Soil in some areas is of very poor quality, often being considered 'heavy soil' that is too high in clay content. As a result, good drainage and favorable growing conditions are lacking.
Growing conditions for plants can be improved if the existing soil is amended with organic material to create better "tilth." The most commonly used soil amendments like compost, peat moss, mushroom manure and sand, are described below. Improving the tilth of your vegetable garden will also make the soil "workable" earlier in the year, allowing you to rototill and cultivate the soil sooner.
Installing a raised bed garden planter allows for adding an ideal soil mix right from the start.
Leaf compost is available from municipalities that collect leaves in the fall, sometimes for free (or a nominal fee) if you can haul it yourself. Leaves are usually gathered using large truck mounted vacuums or in biodegradable paper bags. Piles are usually turned-over with large front end loaders periodically to encourage aerobic decomposition. Some municipalities also collect kitchen waste for compost.
Compost provides an excellent means of introducing organic matter into your vegetable garden and flower beds.
In most cases, the name is more accurately "moss peat" or "sphagnum moss". Most of these products originate from peat bogs in Canada and are tightly "baled" in plastic wrappers and sold by the cubic foot. 3.8 cubic foot has been the most commonly used size. Since peat can hold up to 100-times its weight in water, care should be exercised when lifting peat bales that are wet, to help prevent muscle strains. Gloves should also be worn when handling peat moss due to possible health problems with Sporotrichosis. Order rubber gloves here.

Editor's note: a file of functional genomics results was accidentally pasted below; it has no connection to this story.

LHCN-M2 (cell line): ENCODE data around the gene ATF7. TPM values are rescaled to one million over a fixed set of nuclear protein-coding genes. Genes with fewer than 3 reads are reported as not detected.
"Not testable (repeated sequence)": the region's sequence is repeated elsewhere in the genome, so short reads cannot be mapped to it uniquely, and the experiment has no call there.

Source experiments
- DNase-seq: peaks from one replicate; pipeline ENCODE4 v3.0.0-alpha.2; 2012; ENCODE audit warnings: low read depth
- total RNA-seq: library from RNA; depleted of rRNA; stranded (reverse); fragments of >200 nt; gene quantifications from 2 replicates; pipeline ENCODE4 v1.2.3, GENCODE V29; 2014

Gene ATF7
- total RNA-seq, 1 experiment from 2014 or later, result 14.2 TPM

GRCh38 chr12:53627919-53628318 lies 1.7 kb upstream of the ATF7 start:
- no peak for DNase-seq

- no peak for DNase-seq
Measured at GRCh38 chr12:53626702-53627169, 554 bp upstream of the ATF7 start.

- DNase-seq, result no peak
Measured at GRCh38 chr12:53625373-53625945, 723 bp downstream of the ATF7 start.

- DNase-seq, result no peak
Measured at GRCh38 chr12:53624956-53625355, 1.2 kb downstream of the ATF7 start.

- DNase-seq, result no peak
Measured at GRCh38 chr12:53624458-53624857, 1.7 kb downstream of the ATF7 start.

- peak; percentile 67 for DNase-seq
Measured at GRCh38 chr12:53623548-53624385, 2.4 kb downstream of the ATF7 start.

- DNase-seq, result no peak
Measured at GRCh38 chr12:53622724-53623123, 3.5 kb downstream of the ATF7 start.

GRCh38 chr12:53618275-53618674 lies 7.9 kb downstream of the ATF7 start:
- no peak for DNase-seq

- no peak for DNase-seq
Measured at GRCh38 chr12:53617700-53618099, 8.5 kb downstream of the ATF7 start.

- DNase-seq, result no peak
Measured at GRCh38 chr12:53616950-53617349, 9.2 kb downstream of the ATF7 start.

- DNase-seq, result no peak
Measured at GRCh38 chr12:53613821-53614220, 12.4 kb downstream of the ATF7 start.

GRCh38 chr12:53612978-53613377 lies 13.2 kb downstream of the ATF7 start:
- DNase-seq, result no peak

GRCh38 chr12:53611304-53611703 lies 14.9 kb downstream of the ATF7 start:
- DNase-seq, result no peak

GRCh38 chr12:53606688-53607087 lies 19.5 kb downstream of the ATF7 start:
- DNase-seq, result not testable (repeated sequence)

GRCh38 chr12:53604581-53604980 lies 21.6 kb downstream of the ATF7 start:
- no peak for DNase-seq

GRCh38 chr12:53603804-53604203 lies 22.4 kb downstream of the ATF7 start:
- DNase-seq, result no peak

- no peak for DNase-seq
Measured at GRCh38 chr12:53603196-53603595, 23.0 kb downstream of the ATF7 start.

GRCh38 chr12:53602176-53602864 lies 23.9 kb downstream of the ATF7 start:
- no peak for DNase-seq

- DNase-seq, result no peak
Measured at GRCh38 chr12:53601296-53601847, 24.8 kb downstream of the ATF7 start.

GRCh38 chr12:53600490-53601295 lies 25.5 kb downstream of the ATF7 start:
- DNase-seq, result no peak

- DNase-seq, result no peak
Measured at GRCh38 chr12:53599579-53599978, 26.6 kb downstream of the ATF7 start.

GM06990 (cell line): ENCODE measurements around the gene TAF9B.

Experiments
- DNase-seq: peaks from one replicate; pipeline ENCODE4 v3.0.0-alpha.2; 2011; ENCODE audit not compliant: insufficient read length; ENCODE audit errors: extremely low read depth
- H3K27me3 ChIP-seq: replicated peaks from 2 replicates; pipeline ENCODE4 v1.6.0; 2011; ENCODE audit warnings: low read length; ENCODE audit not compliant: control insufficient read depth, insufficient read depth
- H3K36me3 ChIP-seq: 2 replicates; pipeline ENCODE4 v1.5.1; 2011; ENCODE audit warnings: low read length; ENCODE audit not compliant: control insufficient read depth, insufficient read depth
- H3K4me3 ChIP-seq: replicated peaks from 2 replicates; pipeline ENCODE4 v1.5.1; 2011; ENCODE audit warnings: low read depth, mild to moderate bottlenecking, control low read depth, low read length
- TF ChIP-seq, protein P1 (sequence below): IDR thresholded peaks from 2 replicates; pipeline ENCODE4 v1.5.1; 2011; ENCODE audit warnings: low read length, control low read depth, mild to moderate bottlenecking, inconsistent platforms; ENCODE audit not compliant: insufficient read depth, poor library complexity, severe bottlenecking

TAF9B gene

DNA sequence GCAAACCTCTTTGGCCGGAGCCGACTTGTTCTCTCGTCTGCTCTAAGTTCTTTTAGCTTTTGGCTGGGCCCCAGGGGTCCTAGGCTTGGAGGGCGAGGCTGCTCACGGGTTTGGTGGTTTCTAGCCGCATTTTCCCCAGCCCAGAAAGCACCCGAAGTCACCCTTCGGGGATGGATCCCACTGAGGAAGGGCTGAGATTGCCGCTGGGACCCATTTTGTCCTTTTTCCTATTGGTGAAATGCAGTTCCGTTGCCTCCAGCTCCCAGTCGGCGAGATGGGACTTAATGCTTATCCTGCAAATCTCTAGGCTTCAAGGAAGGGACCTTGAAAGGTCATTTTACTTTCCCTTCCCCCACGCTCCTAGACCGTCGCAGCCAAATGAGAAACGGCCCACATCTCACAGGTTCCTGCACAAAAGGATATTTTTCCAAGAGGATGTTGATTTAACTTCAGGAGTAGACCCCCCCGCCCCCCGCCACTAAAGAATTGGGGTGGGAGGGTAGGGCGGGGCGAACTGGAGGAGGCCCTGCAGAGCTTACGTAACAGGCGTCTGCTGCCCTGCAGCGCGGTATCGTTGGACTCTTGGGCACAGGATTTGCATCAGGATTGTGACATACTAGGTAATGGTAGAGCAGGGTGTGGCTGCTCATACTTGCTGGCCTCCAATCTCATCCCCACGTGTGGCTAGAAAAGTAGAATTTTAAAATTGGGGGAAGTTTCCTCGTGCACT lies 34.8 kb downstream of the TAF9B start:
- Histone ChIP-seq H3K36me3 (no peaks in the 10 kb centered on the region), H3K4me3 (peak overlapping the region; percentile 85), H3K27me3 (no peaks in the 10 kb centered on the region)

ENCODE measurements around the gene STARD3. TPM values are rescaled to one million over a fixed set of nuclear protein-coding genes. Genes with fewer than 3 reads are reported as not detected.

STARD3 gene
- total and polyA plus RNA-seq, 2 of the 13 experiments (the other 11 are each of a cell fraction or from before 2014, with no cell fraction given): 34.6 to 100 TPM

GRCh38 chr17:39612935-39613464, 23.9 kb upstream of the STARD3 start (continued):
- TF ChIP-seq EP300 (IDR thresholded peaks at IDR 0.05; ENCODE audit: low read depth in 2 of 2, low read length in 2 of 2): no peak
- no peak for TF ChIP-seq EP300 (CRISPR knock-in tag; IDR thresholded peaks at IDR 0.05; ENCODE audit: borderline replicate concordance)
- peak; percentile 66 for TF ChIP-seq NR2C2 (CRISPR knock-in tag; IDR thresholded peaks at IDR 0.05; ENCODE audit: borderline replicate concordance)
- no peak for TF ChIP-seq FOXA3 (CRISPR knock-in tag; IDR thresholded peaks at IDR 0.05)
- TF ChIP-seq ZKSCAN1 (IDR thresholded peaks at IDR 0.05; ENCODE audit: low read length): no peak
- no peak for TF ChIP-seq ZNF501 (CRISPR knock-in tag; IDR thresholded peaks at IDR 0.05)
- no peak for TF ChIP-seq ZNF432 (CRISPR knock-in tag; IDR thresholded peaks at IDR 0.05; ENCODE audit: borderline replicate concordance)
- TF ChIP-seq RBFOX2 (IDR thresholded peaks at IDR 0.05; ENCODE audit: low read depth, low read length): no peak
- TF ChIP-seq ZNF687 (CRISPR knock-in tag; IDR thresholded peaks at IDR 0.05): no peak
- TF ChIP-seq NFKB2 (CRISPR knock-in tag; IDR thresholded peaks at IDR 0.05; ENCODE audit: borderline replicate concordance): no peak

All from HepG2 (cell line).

Peat is one of the primary ingredients in the "soil-less" potting mixes (like peat-perlite-vermiculite) used by greenhouses and nurseries. It is generally free of any destructive plant pathogens which could hinder seed germination and healthy plant growth. Since peat moss is acidic, countermeasures should be taken when using it with plants favoring a higher ("sweeter") pH. Soil mixes for growing Rhododendron, Azalea, Pieris japonica, and Mountain Laurel are much improved by mixing-in a 3.8 cubic foot bale of peat moss with every cubic yard of average topsoil.
Even though old-timers used peat moss to topdress lawns after overseeding, that practice is generally not recommended. When peat moss is dry it is hard to wet, and when it is wet it is slow to dry out.
Those of us who garden in Pennsylvania are lucky to have a ready supply of "mushroom manure!" This product begins with horse manure that is cleaned out of stalls at horse farms or racetracks. It is then trucked to a mushroom mine where it is further processed by adding straw and chipped corn cobs among other things. After being spread in the mushroom growing beds it is steam pasteurized. Following one crop of mushrooms it is removed from the mine and stockpiled. It is then transported to landscape supply yards for delivery to garden centers. Mushroom compost for sale at supply yards can vary widely, from fresh light "fluffy" material to older, more decayed black "powdery" material.
"Fresh" mushroom manure used instead of wood mulch around Little Princess Spireas.
Mushroom manure is an excellent mulch for flower beds and as a replacement for straw mulch on new lawns. It can also be mixed 50-50 with topsoil (50% topsoil + 50% mushroom manure) to create great flower-growing media. If your neighbor grows award-winning flowers, chances are he or she uses mushroom manure as a mulch, or mixes it with the soil in the flower bed.
Mushroom manure can be used as a mulch in place of shredded wood mulch but it should not be used around 'acid loving' plants due to its higher pH. So mushroom manure is the opposite of peat moss, in that it has an alkaline pH. Therefore, countermeasures should be considered when using it around acid-loving plants, such as Rhododendrons and Azaleas.
When using sand as a soil amendment, it is best to use "mason's sand" or "sharp sand", since it will have better drainage characteristics than river sand. Builder's sand has angular edges compared to the more rounded edges of river sand. Sand is often used in "flats" to root ground cover cuttings such as ivy and pachysandra. One big disadvantage of sand in growing containers is its heavy weight.